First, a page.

The Possibility of Substantial Significance

The Possibility of Substantial Significance

On a warm and sunny Sunday afternoon, I spent a little over through three hours strolling through the Alamo. I’m one of those people who really enjoys historic sites. I tend to want to read each plaque, view each highlight and I especially like the audio walking tours that many such sites now provide. In the past, I would have visited such sites with friends or family. On this day however, I was alone. Being alone allowed me to take my time, to see all that was to be seen and, most importantly, to reflect on what was being shared. Being aware that history, particularly military history, is generally written by the victors, I challenged myself to listen and learn that day with a critical ear and eye.

The Alamo in and of itself is not terribly imposing or impressive physically. It is a rather small structure in the midst of an expansive downtown area. Its architecture would not be considered special or seminal. Much of the Alamo historical site has been restored by the Daughters of the Republic of Texas. Subsequently, the stories and recollections are told from a distinct perspective. This meant that as I walked through the rather small and non-descript buildings and read the Daughters of the Republic of Texas’ educational materials, my skepticism couldn’t help but be peaked. However, even with my skeptic’s hat firmly in place, I could not help but be struck by a very clear and reoccurring theme. The Alamo changed lives. This small and unassuming place helped people determine what was most important to them. This repurposed mission meant something to those who encountered it. The simple truth was that lives were forever different because of what the Alamo meant to people.

In many ways, I see Fresno Pacific University like that. FPU changes lives. Time spent at our small university helps people determine what is most important to them. This repurposed Bible institute means something to those who encounter it. And, most importantly, the simple truth is that lives are forever different because of what FPU contributes to them. We don’t always know exactly when and where meaning will arrive. We can know with confidence, however, that much meaning-making takes place at FPU. The conversations, relationships, experiences and learning associated with this place help students understand who they can be. The conversations, relationships, experiences and learning that take place here impact, in inspiring ways, the trajectory of students’ lives. Through being at FPU, students have an increased sense of God’s call and how they will be able to lead lives of service and significance.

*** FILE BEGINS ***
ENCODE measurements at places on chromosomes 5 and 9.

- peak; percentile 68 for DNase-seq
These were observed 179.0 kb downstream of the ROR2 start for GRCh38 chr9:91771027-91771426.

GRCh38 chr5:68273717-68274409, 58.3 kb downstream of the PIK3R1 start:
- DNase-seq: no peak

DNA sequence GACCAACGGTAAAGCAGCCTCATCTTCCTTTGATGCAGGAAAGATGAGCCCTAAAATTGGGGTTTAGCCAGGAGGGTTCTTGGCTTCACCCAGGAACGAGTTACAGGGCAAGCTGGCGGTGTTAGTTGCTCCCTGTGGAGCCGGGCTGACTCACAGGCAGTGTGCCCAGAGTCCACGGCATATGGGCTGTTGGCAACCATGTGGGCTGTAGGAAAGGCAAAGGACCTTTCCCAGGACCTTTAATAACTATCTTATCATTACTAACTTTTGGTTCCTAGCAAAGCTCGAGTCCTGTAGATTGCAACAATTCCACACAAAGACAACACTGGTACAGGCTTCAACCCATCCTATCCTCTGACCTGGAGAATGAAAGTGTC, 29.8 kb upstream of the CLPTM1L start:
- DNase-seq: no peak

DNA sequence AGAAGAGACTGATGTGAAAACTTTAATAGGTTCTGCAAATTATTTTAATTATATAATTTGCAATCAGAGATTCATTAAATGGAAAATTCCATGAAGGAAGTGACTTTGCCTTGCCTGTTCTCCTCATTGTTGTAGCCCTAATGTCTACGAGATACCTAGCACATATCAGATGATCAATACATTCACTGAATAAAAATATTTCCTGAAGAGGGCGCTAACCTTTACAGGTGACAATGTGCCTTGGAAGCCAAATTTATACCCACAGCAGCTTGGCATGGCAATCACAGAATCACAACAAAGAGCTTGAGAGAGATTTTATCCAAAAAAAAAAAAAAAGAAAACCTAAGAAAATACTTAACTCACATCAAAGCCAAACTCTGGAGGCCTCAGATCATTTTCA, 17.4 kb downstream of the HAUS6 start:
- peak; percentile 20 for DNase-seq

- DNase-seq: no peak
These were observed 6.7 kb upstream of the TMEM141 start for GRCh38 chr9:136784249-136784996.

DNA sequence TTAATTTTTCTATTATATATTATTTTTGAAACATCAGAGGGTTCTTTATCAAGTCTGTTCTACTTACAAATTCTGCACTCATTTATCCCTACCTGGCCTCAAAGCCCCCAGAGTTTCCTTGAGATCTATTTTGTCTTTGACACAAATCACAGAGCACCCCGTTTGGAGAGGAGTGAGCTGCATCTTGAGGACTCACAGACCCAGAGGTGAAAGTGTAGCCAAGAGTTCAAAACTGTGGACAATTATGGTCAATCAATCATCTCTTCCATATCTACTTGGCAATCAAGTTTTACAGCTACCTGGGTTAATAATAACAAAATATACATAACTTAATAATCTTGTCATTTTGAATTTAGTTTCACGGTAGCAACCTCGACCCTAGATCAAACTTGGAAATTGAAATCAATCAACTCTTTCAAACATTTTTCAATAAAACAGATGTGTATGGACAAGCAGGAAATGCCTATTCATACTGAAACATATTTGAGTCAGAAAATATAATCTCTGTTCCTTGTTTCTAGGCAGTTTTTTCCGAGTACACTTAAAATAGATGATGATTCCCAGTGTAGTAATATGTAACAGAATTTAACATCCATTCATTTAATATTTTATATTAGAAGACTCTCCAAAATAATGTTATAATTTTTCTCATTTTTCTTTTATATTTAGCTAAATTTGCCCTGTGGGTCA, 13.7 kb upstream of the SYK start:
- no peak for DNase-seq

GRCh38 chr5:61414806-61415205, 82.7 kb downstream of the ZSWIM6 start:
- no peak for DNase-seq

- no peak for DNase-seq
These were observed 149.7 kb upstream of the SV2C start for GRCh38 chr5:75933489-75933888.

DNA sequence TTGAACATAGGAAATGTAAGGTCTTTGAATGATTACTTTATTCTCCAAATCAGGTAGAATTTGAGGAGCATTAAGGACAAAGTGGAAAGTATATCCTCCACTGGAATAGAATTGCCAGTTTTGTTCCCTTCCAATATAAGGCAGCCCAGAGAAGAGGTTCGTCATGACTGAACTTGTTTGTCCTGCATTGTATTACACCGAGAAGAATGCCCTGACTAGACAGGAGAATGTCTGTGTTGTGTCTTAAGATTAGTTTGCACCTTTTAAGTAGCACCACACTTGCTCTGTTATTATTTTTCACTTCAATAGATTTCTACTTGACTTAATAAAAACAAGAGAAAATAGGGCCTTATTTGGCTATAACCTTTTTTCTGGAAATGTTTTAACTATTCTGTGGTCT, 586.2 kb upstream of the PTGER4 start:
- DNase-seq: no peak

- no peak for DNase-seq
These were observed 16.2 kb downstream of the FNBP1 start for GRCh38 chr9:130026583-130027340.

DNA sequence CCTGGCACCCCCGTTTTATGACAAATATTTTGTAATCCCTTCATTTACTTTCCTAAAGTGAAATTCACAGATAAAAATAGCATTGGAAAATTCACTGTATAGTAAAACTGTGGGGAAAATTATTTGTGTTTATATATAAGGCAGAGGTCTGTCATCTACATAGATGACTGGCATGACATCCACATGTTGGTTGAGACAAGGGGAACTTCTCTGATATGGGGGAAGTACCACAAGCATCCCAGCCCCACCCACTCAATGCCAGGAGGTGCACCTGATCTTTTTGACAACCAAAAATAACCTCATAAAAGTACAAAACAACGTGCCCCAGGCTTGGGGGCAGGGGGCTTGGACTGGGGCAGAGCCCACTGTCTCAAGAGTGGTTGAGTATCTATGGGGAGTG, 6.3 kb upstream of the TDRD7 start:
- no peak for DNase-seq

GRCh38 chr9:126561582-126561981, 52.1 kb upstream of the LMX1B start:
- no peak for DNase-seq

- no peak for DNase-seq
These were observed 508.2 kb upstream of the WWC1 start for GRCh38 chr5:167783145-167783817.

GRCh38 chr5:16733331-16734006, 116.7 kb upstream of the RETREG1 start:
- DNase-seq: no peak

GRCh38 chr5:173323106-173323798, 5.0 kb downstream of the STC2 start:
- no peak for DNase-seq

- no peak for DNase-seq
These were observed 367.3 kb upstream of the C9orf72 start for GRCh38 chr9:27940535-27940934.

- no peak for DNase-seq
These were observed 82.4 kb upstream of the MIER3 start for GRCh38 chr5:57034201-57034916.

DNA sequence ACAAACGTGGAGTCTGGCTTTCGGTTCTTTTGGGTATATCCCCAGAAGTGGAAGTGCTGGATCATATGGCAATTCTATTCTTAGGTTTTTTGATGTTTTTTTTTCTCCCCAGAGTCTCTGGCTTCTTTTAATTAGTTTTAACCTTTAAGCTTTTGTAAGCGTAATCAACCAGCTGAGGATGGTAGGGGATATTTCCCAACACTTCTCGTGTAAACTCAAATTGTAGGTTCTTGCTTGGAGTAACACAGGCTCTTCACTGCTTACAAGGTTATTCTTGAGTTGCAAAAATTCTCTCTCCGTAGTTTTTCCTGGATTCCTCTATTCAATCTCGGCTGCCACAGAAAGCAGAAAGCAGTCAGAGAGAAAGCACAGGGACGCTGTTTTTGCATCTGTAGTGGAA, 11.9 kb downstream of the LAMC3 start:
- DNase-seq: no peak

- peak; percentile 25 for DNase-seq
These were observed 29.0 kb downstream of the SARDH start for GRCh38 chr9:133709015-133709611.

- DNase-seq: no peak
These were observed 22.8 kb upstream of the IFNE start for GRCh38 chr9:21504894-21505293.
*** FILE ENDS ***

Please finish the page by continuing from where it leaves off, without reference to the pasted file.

One of the things that I most enjoy about my job is the chance to learn students’ stories. Their stories of how they arrived here, what process they used to choose FPU, what they are encountering now that they are here and what they hope to do after graduation all intrigue and inspire me. In the Student Life Office, we often talk about how we are helping students craft memories that will last a lifetime. Each moment one of our students spends with a coach, with a staff member, with a faculty member or with another student creates a memory. Each memory created, carries with it the possibility of substantial significance.

Meaning…real, heart-felt genuine meaning…that lasts a life time, is found here by our students. Students find that meaning amidst the possibilities that they explore at FPU. The ways in which each of us help with this quest makes FPU special. The finding of meaning…real, heart-felt genuine meaning…that lasts a life time affects the trajectory of students’ lives. This trajectory change is such a blessing to see. FPU makes it possible for students to 1) dream about their future, 2) explore their options and 3) embrace how they will contribute to the lives of others. When dreams, exploration and contribution all come together, a life of substantial significance emerges…and God smiles.


Randy Worden, D.Min., Vice President for Student Life